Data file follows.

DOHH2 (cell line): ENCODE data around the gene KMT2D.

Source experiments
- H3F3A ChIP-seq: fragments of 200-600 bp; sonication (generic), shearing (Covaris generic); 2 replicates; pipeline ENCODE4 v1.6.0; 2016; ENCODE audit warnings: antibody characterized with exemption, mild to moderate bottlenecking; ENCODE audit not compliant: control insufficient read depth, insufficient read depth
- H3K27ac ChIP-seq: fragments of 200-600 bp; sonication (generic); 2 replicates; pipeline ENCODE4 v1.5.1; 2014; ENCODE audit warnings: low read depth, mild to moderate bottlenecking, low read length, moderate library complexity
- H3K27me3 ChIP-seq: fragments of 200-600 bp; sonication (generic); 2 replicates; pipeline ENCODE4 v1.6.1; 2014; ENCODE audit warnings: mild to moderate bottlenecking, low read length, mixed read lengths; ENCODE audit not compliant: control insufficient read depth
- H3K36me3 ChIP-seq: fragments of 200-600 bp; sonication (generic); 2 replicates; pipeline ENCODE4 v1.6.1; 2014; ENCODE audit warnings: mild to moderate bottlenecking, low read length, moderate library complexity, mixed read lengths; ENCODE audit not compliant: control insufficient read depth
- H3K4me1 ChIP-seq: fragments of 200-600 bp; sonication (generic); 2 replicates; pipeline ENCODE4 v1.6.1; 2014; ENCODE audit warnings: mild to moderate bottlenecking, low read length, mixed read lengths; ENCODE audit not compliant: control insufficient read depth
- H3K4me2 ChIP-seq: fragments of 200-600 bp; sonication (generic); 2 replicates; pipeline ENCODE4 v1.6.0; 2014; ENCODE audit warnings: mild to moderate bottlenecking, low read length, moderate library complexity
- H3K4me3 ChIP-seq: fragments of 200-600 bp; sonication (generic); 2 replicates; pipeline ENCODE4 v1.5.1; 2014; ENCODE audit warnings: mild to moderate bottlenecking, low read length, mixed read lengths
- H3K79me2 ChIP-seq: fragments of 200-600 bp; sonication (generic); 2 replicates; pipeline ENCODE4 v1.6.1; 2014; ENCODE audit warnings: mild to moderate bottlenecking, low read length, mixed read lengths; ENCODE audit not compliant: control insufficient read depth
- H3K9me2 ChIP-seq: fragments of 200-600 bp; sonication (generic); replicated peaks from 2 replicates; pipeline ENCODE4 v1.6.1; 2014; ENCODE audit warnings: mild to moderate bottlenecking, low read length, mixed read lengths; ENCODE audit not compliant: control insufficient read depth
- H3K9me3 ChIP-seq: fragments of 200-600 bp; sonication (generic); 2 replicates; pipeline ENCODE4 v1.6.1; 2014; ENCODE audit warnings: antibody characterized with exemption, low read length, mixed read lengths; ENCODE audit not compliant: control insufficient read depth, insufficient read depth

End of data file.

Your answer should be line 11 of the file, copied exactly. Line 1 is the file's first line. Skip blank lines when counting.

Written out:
- H3K9me2 ChIP-seq: fragments of 200-600 bp; sonication (generic); replicated peaks from 2 replicates; pipeline ENCODE4 v1.6.1; 2014; ENCODE audit warnings: mild to moderate bottlenecking, low read length, mixed read lengths; ENCODE audit not compliant: control insufficient read depth